Foreign Policy Research Institute A Nation Must Think Before it Acts The Three Seas Initiative and Realizing a Foreign Policy for the Middle Class
The Three Seas Initiative and Realizing a Foreign Policy for the Middle Class

The Three Seas Initiative and Realizing a Foreign Policy for the Middle Class

Since taking office, President Joseph Biden has promoted a foreign policy for the middle class, a key promise from the campaign trail. According to National Security Advisor Jake Sullivan, this means that “everything we do in our foreign policy and national security will be measured by a basic metric: Is it going to make life better, safer, and easier for working families?” There are many potential options to achieve the Biden administration’s goal of a foreign policy that works for all Americans. One such option is exporting American liquefied natural gas (LNG) to the countries in Central and Eastern Europe that make up the Three Seas Initiative.

Today, the United States is the world’s largest producer of natural gas. In order to export natural gas overseas, it must be liquified and transported via ship to specialized import terminals that cost billions of dollars to construct. Through the continued opening of Central and Eastern European gas markets, President Biden has an opportunity to make good on his promise to Americans across the country.

Three Seas Initiative

The Three Seas Initiative is composed of 12 countries that touch the Adriatic, Baltic, and Black Seas. It is a regional collaboration focused on building local energy, transportation, and digital infrastructure. Founded in 2016 by Polish President Andrzej Duda and then-Croatian President Kolinda Grabar Kitarovic, the Three Seas Initiative aims to rectify the infrastructure gap in Europe that has remained since the end of the Cold War. The initiative now holds annual summits and business forums, and identifies projects to spur economic growth and “level regional disparities,” such as an LNG terminal on the Croatian island of Kirk; an LNG terminal in Paldiski, Estonia; an LNG terminal in Skulte, Latvia; the purchase of an LNG tanker for the LNG terminal in Klaipeda, Lithuania; and several pipelines crisscrossing the region that would enable the transport of American LNG across the European Union’s fastest growing economic bloc.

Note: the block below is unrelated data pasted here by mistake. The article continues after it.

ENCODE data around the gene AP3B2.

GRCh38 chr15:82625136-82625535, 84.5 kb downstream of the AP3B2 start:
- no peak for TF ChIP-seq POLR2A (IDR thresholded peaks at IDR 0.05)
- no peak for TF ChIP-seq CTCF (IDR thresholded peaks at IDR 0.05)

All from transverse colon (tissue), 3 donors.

The Trump administration committed up to a billion dollars to the Three Seas Investment Fund, a commercial fund set up to manage infrastructure investment and direct funds towards priority projects. Given the potential for these projects to create markets for American LNG, Polish Prime Minister Morawiecki is correct when he says that the billion-dollar investment is a “tiny amount of money for the United States.” Washington should invest more. By investing in the infrastructure needs of countries from Estonia to Bulgaria, the United States will see a direct dividend in states from Texas to Maryland.

LNG and the Middle Class

International Union of Operating Engineers Local 66 Business Manager James Kunz wrote in the Pittsburgh Post-Gazette that “the natural-gas industry has been a godsend, helping to boost jobs with family-supporting pay and good benefits.”

Increases in exports of natural gas provide significant benefits to working families. A 2018 report on the impacts of LNG exports completed for the Department of Energy by NERA Economic Consulting found that “all scenarios [considered] are welfare-improving for the average U.S. household.”